On May 22, 2017, in TC Heartland LLC v. Kraft Food Group Brands LLC, the Supreme Court overturned a 30 year old Federal Circuit precedent on venue in patent cases, holding that a patent defendant can be sued only in a federal district court in its state of incorporation (its “residence” under 1400(b)) or in a district in which it both committed an act of infringement and has a regular and established place of business. Federal courts last adjudicated the meaning of “regular and established place of business” and the location of commission of an act of infringement almost three decades ago, long before the rise of the modern e-commerce economy and before Congress added offers to sell to the litany of acts that infringe a patent. What have district courts and the federal circuit made of these statutory elements in the past five months, and what questions will courts face in determining the proper venue for patent suits? Joel Ard, a partner at Foster Pepper in Seattle, and Michael Friedland, a partner at Knobbe Martens in Orange County, will give an overview of recent developments in patent venue and offer some predictions of unresolved issues and possible resolutions of them.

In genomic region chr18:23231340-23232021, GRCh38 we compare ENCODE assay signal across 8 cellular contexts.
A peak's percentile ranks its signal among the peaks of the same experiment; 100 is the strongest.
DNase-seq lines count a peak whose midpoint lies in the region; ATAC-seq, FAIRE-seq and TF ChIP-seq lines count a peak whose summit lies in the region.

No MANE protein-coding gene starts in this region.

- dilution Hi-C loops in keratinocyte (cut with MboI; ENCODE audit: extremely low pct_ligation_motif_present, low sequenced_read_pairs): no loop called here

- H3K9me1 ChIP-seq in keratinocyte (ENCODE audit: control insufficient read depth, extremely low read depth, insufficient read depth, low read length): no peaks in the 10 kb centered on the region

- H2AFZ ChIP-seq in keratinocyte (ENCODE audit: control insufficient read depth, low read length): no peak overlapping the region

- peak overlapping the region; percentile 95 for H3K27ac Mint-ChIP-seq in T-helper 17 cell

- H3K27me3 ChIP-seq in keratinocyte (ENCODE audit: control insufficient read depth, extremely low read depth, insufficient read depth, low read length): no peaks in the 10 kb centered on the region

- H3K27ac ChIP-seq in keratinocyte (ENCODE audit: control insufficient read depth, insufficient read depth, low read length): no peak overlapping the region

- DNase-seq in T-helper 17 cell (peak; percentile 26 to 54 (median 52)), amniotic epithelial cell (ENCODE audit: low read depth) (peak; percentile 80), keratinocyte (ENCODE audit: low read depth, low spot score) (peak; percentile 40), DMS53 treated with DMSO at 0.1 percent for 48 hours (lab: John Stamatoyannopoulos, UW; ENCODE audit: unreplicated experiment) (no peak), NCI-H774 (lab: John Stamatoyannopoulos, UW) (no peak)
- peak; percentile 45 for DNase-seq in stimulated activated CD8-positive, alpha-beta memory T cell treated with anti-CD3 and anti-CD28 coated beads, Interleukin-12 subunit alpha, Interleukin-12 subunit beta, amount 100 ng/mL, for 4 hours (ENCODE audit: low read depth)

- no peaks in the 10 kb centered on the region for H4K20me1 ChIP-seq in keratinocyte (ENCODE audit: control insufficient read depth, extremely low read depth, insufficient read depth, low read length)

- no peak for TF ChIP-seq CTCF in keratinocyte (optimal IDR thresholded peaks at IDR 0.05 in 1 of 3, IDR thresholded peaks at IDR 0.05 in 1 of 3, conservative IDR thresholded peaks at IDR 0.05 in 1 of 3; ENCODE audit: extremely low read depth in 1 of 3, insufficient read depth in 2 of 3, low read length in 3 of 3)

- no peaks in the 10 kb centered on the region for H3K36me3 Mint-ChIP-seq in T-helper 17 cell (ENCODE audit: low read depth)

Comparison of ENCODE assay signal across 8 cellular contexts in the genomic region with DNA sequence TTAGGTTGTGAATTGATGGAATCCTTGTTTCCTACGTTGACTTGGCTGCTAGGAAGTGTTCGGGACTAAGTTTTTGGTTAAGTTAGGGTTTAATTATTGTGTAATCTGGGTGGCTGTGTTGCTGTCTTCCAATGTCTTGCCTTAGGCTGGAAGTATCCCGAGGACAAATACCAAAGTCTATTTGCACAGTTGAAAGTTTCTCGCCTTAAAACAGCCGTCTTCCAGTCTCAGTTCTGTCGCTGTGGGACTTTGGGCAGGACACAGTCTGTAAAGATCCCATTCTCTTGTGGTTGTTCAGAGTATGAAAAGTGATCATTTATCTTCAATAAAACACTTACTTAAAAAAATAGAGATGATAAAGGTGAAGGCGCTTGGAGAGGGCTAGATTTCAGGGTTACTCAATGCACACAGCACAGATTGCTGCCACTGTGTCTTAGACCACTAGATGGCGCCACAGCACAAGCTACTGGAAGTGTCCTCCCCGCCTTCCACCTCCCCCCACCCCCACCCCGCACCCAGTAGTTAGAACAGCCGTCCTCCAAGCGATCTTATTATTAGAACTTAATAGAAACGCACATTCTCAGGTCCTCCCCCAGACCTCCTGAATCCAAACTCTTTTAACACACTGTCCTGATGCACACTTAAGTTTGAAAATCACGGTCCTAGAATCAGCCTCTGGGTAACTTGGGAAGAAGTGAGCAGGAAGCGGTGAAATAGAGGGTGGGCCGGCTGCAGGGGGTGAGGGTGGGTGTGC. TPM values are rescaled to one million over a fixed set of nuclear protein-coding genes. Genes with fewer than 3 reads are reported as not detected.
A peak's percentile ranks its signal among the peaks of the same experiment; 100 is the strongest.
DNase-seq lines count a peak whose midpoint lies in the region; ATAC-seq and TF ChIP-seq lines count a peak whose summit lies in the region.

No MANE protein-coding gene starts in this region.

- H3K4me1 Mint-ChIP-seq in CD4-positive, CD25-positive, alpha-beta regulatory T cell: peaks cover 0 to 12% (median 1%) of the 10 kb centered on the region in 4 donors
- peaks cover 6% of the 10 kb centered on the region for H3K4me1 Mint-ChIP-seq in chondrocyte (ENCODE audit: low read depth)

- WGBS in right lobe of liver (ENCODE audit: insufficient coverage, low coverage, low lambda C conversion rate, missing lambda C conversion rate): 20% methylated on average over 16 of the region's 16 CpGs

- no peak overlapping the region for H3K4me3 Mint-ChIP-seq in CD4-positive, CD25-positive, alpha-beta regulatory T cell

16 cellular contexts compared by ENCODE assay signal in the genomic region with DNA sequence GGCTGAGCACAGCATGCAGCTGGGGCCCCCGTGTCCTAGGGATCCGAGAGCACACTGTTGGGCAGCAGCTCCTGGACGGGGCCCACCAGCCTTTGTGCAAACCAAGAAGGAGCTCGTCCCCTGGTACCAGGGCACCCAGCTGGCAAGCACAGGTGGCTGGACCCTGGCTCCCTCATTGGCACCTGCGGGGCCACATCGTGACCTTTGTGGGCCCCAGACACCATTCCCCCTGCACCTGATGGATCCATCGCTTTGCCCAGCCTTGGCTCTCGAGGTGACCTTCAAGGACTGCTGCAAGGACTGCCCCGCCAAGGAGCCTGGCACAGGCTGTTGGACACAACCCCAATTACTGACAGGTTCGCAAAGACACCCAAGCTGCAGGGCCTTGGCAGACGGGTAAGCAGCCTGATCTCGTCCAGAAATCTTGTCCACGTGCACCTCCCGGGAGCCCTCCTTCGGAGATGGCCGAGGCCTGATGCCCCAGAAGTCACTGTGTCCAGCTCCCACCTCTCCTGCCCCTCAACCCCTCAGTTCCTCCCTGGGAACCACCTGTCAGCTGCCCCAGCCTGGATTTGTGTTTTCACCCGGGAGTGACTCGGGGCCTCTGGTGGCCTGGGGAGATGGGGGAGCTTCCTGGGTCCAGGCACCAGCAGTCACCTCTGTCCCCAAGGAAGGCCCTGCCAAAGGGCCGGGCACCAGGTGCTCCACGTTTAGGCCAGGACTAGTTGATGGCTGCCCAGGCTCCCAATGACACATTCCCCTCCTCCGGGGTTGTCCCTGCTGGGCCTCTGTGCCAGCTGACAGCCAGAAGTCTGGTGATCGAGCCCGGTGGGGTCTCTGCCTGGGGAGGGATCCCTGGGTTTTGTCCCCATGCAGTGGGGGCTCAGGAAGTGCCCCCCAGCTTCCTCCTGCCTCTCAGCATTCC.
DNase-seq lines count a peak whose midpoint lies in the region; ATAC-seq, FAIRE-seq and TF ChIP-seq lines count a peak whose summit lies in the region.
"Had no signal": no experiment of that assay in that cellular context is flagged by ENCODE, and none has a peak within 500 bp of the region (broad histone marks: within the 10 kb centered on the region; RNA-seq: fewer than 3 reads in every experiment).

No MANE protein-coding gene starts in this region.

Mr. Joel B. Ard, Foster Pepper
Mr. Michael Friedland, Partner, Knobbe Martens
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